Eurocopter is concerned that some pilots could confuse different versions of the AS 350B3 Ecureuil single-turbine helicopter that feature different kinds of engine control. In a mixed-fleet operation, a pilot could use an incorrect procedure after failure of the engine control. Older variants of the twist grip power control present greater risk of error, the manufacturer’s customer support department notes.
During an interview with AIN last month at Eurocopter’s headquarters in Marignane, France, Bernard Certain, with Eurocopter’s technical support department, said that the B3 designation is misleading. The AS 350B3 was certified in 1997 with a Turbomeca Arriel 2B turboshaft; the helicopter’s latest version, with the Arriel 2B1, was certified last year.
Arriel 2B engines before S/N 073084 were equipped with a single-channel FADEC (full-authority digital engine control) and (contradicting the “full” in FADEC) a manual backup. The twist grip included a manually disengageable stop. With S/N 073084, the engine manufacturer added an automatic stop as a safety measure. From S/N 073254, the engine was upgraded to the Arriel 2B1, with a dual-channel FADEC and an automatic backup.
The first version has suffered main-rotor overspeed problems when autorotation training sessions follow FADEC failure simulations. The latter require that the pilot disengage the “flight” stop of the grip to set fuel flow manually. In some instances, trainees or instructors have forgotten to return the grip to the normal position at the end of the simulation. Then, at the end of the autorotation exercise, they took the twist grip over the “flight” position when they intended to move it rapidly from the “idle” to the “flight” position. The result was excess fuel flow and a rotor overspeed.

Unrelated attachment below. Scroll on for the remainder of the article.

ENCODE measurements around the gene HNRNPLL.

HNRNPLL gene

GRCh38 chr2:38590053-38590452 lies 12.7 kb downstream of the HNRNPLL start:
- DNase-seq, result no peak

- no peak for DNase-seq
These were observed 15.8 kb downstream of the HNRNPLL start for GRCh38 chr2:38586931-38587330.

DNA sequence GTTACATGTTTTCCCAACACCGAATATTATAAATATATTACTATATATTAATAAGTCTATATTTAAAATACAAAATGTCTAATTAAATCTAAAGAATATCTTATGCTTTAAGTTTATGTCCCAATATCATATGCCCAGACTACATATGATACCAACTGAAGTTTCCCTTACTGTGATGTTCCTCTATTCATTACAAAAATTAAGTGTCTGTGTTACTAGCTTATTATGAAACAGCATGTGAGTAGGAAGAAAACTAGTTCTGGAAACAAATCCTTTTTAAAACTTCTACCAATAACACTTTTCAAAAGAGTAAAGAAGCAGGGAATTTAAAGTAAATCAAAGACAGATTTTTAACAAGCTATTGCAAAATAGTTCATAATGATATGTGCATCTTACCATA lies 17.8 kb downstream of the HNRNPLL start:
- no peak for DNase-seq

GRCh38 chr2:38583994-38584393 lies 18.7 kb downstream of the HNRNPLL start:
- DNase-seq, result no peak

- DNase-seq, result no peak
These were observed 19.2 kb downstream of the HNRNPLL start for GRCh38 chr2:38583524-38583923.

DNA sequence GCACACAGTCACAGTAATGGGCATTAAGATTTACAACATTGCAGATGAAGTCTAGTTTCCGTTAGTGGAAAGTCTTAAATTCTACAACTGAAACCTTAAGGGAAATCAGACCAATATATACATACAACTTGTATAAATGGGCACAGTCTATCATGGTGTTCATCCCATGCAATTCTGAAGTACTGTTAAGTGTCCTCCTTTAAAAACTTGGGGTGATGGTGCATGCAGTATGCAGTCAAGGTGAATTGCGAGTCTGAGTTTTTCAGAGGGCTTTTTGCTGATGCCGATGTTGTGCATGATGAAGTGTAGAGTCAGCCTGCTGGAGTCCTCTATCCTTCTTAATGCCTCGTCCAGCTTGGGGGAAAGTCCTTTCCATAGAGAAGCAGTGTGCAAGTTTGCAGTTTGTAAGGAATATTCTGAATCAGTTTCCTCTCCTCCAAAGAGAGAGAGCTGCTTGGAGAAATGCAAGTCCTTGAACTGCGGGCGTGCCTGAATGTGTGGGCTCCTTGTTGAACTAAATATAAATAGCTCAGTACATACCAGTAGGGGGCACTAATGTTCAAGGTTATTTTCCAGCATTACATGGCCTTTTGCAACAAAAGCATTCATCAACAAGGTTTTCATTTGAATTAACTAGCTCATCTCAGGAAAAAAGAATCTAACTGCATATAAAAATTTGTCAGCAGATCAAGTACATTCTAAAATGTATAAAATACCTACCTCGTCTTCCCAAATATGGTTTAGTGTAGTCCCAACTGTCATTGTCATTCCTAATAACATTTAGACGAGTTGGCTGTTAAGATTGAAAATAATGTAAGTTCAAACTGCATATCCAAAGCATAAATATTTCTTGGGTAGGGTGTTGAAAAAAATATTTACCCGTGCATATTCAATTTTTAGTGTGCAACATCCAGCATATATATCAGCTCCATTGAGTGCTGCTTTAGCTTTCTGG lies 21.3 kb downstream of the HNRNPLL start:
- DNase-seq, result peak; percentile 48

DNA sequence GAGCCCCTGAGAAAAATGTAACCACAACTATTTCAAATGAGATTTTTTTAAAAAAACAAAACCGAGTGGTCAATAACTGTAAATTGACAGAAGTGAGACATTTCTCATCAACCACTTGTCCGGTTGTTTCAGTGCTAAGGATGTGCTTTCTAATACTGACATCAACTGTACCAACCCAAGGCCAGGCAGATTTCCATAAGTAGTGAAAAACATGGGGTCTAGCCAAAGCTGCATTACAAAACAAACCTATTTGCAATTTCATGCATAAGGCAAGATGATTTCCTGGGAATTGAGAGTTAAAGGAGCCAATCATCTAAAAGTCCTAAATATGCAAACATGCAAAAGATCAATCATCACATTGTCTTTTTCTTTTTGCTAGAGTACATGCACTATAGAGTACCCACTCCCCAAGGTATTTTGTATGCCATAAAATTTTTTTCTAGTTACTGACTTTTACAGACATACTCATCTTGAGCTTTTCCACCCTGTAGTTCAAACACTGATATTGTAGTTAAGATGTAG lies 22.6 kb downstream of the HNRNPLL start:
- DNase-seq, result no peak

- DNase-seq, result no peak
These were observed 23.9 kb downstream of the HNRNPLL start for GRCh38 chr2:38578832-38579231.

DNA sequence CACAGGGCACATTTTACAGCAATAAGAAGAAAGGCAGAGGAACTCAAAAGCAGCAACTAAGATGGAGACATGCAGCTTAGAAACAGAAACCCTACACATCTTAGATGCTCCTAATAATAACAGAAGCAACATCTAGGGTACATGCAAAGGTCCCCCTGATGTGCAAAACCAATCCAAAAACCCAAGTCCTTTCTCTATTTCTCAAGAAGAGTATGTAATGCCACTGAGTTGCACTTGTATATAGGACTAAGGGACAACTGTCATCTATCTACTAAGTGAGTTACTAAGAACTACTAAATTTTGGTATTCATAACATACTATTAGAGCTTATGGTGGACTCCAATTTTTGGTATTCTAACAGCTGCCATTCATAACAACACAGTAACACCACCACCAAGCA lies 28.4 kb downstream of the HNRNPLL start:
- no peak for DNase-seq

In a service letter issued in June, the technical support department provided a detailed description of all three versions. It also outlined peculiarities in governor failure and autorotation training procedures for each of them. According to Eurocopter, the latest version (after S/N 073254) is the easiest to handle in case of a total FADEC governor failure (red gov light on the alarm display). An automatic backup system, a sort of third channel, gives the aircraft almost normal handling because it uses data collected or computed independent of the FADEC. “It is mostly analog,” Certain told AIN. It also has an independent power supply.
The pilot has only to avoid rapid movements of the collective control. “The loop in the backup system is slower,” Certain explained. In addition, the fuel-flow variation is kept small to avoid excess fuel flow at high altitudes. Should the pilot move the collective pitch too quickly at low altitudes, rotor speed would decrease temporarily. Conversely, the collective cannot be reduced rapidly after landing.
The AS 350B3s with serial numbers before 073254 have common training procedures for FADEC failure. The training starts with simulating a total engine governor failure by setting the auto/manu*** selector to manu. This change freezes the fuel flow, lights the red gov light and activates the warning tone (as for an actual failure).
In manu mode, the pilot adjusts the fuel flow using the twist grip and must therefore disengage the “flight” stop of the grip. He can then increase or reduce power by turning the grip.
The automatic stop that appeared with S/N 073084 reduces the risk of a pilot’s forgetting to return the grip to the normal position after a FADEC failure simulation. With this version of the engine, the flight stop is automatically released on the pilot and copilot grips when the red gov light illuminates. It returns to its normal position when the red gov light disappears (at the end of the training session when the auto/manu switch is set to auto) and as soon as the grip has been returned to the flight position or below.
Eurocopter’s service letter emphasized that training for total governor failure must be carried out with an experienced instructor. Moreover, “flight control in manu mode must be fully mastered before carrying out a complete landing.” A pilot accustomed to the latest version of the AS 350B3 should not fly the older one without proper training. And all pilots should always be aware of which version they are flying.